Graham & Brown’s long-term roll-out strategy

It’s a story that would astonish – and delight – Harold Graham and Henry Brown.

In 1946, the two men started to make wallpaper in Blackburn to satisfy the home decoration market in the post-war housing boom. Today, three of their grandsons still lead the business. Their company now sells its products in 75 countries. It directly employs 30 people in China. It continues to make wallpaper in Blackburn.  And even the room that was their original boardroom survives, transplanted from its original building into part of the current offices.

The story and the heritage of Graham & Brown is at the heart of this two-family-owned company. But so too is its long-term future planning.

Building an international presence

The £80m-turnover, 540 employee, Graham & Brown has been an international business for at least 15 years. Initially, sales were into Europe and North America. Five years ago, says chief executive Andrew Graham, they broadened their horizons.

“People like our story, that we still manufacture in Britain, and they want to buy into British brands,” says Graham.

In China, rather than going through the distributorship route, the company established its own presence. “We are taking a very long-term view,” says Graham. Today, 500 retailers are operating Graham & Brown showrooms across the country. China is the company’s fastest growing market.

In a country where there are more wallpaper manufacturers than anywhere else in the world, you have to stand out. The Chinese consumer, he observes, find the story of this business with a 70 year heritage, its industrial nature and its long-term family-owned outlook particularly appealing.

Elsewhere in the world, the company has gone through distributors. Some of its markets – Libya, Egypt, Russia and neighbouring CIS countries – have been tested by severe civil strife, political upheaval and diplomatic tensions. It doesn’t make wallpaper selling particularly easy.

As a privately-owned business, Graham says, they can take a long-term view.

“It takes a long time to build a new brand overseas. If your horizons are just two or three years, then you cannot ride the waves of uncertainty. There just may be too much volatility. If you think in terms of ten or 15 years, then you can build a business.”

Given the volatile nature of these markets, there is a clear risk of not being paid. Despite all the uncertainties, to date (and with much touching of wood) there has not been a default payment. But payment does come in more slowly than it should.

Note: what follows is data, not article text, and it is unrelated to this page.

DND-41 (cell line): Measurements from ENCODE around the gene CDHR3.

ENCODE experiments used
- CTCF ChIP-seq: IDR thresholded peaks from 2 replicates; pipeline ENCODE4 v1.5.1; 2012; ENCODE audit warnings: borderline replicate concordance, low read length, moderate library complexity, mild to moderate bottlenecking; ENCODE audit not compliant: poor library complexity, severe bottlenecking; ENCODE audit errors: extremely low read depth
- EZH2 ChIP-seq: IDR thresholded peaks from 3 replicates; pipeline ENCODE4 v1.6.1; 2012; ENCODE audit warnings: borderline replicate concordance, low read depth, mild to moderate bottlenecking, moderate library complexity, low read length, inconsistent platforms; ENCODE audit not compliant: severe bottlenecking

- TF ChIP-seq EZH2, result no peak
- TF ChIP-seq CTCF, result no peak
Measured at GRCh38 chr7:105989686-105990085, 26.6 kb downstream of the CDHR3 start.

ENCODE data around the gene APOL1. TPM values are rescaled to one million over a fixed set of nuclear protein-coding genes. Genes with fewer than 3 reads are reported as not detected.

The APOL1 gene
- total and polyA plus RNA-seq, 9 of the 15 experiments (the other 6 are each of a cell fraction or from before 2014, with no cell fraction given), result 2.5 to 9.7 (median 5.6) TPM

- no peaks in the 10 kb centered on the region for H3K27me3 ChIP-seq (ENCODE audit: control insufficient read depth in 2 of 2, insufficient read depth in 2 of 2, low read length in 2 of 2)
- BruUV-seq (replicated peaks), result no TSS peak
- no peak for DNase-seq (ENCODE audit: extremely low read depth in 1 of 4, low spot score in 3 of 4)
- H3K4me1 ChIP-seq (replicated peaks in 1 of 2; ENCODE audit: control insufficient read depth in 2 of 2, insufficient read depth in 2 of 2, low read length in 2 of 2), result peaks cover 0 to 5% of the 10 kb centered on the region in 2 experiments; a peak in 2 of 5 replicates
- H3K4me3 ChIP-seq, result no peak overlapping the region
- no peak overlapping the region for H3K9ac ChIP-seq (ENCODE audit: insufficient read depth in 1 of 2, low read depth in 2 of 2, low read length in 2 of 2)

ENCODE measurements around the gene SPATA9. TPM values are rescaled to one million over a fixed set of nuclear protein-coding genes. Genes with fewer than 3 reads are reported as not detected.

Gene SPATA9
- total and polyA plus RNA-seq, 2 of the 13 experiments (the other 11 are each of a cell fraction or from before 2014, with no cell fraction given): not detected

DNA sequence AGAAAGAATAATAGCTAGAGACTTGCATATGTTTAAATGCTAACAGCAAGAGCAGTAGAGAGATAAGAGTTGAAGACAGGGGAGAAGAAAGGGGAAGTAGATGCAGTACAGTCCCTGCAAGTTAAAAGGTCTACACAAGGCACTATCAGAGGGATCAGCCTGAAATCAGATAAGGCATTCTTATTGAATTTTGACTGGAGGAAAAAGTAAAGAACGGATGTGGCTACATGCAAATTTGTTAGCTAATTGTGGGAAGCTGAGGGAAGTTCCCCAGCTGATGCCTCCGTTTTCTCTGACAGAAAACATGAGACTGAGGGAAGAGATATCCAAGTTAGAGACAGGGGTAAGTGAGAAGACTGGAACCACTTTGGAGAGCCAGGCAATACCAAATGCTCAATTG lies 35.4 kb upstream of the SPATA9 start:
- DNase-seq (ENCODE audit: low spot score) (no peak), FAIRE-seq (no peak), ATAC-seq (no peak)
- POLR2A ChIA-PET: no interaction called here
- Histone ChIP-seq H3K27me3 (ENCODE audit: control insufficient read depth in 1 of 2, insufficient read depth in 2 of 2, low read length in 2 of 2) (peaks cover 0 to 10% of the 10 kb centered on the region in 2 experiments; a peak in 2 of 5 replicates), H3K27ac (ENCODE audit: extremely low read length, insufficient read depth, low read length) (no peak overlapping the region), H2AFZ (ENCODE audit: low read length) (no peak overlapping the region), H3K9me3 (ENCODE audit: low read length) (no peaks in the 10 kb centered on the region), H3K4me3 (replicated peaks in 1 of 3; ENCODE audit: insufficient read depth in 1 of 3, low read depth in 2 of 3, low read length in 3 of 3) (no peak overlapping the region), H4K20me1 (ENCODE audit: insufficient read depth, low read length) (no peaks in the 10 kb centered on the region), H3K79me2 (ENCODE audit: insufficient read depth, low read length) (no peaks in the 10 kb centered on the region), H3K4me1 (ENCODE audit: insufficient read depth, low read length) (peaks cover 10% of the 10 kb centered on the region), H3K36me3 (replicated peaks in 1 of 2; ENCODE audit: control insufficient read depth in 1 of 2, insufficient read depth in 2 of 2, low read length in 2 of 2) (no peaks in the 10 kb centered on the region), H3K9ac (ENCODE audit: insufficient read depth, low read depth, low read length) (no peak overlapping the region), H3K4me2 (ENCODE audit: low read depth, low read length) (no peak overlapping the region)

In Russia, says Graham, “payment is currently taking twice as long so we have to slow down the development of new products. We talk to our distributor on a daily basis because communication is so critical at these times.

“We are taking a view that we will carry on doing business with them and will do everything to support them. Once we have got through this period, we will have built a stronger relationship. It would be easy for us to drop out of the Russian market but we are not going to.”

One reason behind Graham & Brown’s resilient approach is that it obtains credit insurance for these markets with the assistance of UK Export Finance. “We talk to UK Export Finance as much as we talk to our commercial credit insurers,” says Graham. “They are being incredibly supportive and helpful. It is really advantageous; without that support it would be very hard to take this long-term view.” (UK Export Finance put together bespoke cover under its Export Insurance Policy. This covered the company against the risk of not receiving payments for goods. You can read the detailed case study here.)

The Chinese word for crisis, he notes, is composed of two characters that can represent danger and opportunity. A short-term view just sees the crisis but “if you develop a business out of a crisis, it makes you stronger.”

In Libya, for example, where Graham & Brown has been for five years, the revolution and current civil war has tested the strength of the relationship with their distributor. “They hope things will settle down but there is currently little certainty. They have had to retrench. But we had identified them as having a long term view and UK Export Finance has helped us significantly with that particular customer.”

In addition to making its own lines, Graham & Brown collaborates with leading interior designers such as Kelly Hoppen

In addition to making its own lines, Graham & Brown collaborates with leading interior designers such as Kelly Hoppen

Putting political upheaval aside, general market conditions are more dynamic than ever before, says Graham.

“You can’t stand still. If you just do what you have always done, the market will move against you. Right now, the biggest retailer in Australia is buying its wall decorations from us – a company that designs and manufactures in Lancashire.

“That is happening because we have a superior product. But a retailer such as that sources its products globally, so it can buy from many other suppliers. You have to be comfortable living with the opportunities and the risks of operating in a global marketplace, and be able to constantly reinvent your business.”

That said, Graham & Brown looks set to steer a steady course – however choppy the waters.

“My intuition tells me that if 50 per cent of our business today is exports, it will likely be 75 per cent in five years’ time,” says Graham.

“There’s only one European nation in the top 20 by population. Just look at India and China. As a manufacturer and a brand, we have to be in those markets where one-quarter of the world’s population exists. So exports outside of Europe will drive our growth.”